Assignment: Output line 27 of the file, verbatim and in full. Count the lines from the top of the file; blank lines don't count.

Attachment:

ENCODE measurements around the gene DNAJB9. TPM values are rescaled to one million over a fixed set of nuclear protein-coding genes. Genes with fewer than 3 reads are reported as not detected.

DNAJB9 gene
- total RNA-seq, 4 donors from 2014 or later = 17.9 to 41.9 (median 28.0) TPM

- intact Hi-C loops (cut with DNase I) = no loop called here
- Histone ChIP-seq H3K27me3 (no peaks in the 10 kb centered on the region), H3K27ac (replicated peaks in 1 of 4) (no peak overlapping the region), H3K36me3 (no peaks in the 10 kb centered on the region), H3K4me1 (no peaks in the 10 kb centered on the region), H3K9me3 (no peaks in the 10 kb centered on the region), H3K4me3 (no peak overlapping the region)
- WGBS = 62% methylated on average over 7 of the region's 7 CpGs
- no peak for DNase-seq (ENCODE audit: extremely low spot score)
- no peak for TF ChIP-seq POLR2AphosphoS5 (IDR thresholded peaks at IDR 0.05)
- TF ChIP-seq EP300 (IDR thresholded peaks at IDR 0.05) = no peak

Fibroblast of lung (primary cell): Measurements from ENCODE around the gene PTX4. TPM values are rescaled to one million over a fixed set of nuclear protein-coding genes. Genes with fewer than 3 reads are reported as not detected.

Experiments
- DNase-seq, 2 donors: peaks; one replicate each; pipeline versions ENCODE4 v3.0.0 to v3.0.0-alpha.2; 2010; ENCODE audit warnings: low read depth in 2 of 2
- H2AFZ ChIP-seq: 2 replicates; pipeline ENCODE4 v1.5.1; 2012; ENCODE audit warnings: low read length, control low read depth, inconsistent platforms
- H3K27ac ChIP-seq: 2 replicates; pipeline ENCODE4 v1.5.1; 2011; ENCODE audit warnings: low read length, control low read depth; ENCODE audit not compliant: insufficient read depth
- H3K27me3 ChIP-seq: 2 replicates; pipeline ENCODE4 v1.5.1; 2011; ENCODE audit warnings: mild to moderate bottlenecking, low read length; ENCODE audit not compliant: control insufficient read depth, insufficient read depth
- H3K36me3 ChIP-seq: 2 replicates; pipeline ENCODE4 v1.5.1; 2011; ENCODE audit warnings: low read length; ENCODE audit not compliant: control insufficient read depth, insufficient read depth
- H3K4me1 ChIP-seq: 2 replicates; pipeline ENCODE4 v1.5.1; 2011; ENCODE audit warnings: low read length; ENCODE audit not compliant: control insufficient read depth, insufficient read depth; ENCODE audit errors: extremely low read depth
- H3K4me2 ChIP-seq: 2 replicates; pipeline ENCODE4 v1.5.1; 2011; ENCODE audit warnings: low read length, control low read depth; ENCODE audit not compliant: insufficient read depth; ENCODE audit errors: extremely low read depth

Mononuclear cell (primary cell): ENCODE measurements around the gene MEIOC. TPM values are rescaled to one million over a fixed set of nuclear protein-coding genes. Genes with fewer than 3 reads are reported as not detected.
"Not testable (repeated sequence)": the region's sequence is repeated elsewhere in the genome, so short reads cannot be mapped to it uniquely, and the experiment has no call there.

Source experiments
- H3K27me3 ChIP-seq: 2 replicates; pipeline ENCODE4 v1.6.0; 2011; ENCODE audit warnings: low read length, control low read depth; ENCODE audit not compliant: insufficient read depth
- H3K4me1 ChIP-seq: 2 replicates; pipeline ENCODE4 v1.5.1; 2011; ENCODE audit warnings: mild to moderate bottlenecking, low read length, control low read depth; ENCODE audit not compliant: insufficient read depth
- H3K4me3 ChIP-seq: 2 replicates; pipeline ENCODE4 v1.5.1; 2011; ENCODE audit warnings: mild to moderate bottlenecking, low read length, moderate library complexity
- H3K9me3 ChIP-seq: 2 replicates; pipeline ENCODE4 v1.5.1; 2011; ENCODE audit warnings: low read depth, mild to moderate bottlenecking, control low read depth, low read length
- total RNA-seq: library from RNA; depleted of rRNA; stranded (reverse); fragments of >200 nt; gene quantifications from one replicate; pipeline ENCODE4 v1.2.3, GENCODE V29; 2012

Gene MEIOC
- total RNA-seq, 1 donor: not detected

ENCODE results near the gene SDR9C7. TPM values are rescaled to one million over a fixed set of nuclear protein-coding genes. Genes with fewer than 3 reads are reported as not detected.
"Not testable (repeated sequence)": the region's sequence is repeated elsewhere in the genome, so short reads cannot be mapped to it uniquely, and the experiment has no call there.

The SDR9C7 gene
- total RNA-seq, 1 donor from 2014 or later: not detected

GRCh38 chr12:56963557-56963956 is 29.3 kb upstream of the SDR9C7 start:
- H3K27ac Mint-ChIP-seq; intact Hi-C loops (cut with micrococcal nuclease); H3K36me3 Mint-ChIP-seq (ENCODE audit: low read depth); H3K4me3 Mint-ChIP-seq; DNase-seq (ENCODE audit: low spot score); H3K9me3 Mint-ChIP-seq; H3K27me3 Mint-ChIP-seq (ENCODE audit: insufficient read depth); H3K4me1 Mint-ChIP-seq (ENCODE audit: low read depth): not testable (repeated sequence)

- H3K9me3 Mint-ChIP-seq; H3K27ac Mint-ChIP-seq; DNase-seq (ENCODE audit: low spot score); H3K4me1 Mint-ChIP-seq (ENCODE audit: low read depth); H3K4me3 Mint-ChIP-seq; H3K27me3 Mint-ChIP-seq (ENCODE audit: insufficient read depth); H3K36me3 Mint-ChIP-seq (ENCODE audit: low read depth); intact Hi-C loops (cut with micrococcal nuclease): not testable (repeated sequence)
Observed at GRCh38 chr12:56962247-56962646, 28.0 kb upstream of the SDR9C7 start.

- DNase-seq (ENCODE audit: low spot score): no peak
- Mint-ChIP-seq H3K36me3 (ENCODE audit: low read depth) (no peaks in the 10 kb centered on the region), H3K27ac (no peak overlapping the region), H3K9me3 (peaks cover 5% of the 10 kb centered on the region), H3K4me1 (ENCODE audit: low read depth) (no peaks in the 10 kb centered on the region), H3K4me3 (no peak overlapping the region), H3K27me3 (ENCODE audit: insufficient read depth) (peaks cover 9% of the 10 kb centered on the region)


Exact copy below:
Gene MEIOC